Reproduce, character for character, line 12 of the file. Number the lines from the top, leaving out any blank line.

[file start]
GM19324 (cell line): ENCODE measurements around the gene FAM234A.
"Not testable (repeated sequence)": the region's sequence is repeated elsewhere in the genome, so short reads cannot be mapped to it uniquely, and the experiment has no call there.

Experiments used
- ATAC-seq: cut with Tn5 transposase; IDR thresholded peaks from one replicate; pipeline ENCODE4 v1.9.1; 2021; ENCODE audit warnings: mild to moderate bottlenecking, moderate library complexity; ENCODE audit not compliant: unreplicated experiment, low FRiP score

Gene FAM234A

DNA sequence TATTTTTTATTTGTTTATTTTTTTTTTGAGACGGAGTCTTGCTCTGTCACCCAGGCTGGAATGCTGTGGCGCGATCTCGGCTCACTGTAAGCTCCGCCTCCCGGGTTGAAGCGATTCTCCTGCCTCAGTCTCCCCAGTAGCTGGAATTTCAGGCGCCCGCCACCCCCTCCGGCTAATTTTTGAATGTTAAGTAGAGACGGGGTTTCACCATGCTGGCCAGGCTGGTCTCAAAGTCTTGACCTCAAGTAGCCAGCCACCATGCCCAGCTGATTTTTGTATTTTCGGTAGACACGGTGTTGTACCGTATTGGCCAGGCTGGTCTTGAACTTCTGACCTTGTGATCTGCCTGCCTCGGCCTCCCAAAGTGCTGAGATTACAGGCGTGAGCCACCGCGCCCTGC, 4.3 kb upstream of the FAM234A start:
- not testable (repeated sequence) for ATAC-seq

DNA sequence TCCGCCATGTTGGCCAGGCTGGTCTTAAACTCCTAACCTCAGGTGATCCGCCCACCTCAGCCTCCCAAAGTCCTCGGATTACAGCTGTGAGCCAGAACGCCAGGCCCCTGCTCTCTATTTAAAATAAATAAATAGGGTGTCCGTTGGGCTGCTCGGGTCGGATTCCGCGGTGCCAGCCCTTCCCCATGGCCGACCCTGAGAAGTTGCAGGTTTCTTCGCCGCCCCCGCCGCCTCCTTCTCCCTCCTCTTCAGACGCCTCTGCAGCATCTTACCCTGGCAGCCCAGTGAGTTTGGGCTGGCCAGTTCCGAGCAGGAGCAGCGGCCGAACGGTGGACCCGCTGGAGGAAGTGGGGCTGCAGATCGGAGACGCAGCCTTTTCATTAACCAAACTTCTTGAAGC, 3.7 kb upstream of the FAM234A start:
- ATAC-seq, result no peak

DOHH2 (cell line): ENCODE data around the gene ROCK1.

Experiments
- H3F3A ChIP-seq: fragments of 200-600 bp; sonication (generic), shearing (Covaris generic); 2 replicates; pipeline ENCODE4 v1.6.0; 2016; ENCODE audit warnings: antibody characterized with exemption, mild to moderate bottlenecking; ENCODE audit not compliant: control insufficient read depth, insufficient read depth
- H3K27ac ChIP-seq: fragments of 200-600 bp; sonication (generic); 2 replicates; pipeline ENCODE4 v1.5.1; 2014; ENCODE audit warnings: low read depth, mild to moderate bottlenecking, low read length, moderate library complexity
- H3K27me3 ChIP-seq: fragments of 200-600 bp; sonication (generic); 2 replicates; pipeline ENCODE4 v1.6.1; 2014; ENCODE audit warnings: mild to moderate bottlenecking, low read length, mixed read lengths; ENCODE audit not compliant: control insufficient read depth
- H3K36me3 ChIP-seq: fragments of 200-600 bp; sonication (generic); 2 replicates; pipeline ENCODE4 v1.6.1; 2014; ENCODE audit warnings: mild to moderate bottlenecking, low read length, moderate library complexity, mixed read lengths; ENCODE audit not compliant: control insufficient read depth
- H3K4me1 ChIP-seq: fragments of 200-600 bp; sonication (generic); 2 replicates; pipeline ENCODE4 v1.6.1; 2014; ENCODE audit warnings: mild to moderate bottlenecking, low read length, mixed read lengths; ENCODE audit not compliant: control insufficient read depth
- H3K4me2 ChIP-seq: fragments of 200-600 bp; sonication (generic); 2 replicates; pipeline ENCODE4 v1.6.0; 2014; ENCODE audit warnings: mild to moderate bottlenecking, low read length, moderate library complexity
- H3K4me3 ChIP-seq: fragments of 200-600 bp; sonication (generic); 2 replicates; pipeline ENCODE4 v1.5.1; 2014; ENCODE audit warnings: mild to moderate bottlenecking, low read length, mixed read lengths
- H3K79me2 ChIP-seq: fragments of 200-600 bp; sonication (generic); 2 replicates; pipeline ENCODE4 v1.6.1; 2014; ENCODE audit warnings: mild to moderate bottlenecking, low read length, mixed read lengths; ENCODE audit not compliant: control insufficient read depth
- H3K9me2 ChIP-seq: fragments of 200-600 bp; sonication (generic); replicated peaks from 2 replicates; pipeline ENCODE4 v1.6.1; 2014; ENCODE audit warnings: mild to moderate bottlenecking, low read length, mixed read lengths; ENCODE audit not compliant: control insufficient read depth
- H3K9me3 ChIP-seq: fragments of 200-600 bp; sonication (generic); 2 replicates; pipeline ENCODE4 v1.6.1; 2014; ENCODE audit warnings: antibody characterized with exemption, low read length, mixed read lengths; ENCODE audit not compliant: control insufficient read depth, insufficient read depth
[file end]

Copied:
- H3F3A ChIP-seq: fragments of 200-600 bp; sonication (generic), shearing (Covaris generic); 2 replicates; pipeline ENCODE4 v1.6.0; 2016; ENCODE audit warnings: antibody characterized with exemption, mild to moderate bottlenecking; ENCODE audit not compliant: control insufficient read depth, insufficient read depth